It would appear that South Africans are quite happy to wear out their shoe leather by walking to nearby destinations. Across all provinces, the majority of respondents indicated that they used their own energy to get to where they were going if their destination was nearby. Northern Cape had the lowest percentage of travellers who walked to a nearby destination at 68,8%. Limpopo had the highest percentage at 83,3%, closely followed by Gauteng at 82,2%. The remaining provinces all have percentages ranging between 70 and 80%.
This is just one of the findings from the National Household Travel Survey (NHTS) which Statistics South Africa (Stats SA) conducted on behalf of the National Department of Transport (NDoT) in February and March 2013. It was the second national travel survey to be conducted since democracy, with the first having been conducted in 2003.
The study also indicated that two out of every three school-going children walk all the way to school, as do 1 in 5 FET and training college students. As the transition is made into post-school education, taxis become the main mode of transport, with 31% of those attending higher education institutions and 45% of those attending FET colleges using this mode of transport. Amongst those attending higher education institutions, driving a vehicle comes a close second at almost 25%.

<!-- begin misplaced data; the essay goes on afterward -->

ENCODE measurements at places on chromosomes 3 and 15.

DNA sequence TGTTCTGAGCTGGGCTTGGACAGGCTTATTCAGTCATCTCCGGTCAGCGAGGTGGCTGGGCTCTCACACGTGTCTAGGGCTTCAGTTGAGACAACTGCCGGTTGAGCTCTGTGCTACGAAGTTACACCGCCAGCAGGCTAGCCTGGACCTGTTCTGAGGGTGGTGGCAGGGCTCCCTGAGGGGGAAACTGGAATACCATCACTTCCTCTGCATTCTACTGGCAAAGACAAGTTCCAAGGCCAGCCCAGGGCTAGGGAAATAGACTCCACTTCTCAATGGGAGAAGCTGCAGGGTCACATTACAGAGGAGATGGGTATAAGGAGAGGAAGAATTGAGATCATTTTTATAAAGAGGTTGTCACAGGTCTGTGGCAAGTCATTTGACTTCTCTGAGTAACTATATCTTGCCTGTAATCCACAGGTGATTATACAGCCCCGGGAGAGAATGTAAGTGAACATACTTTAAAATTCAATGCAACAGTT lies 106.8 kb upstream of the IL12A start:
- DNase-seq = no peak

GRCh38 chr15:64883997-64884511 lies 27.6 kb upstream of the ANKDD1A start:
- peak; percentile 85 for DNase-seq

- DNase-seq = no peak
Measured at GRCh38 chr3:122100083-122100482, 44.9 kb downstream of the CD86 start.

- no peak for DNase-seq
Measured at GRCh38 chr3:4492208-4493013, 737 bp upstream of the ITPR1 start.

The picture is very different for those who work. Nationally, only 1 in 5 workers walk all the way to work. Most workers drive to work (30,7%), with taxi being the next most popular mode of transport (26,2%). Western Cape has the highest proportion of workers using trains (13,3%); Mpumalanga has the highest proportion of workers using busses (20,9%) and KwaZulu Natal has the highest proportion of workers using taxis (35,6%).
These are only a few of the findings from the 2013 NHTS. For more information and to access the full report, please click here.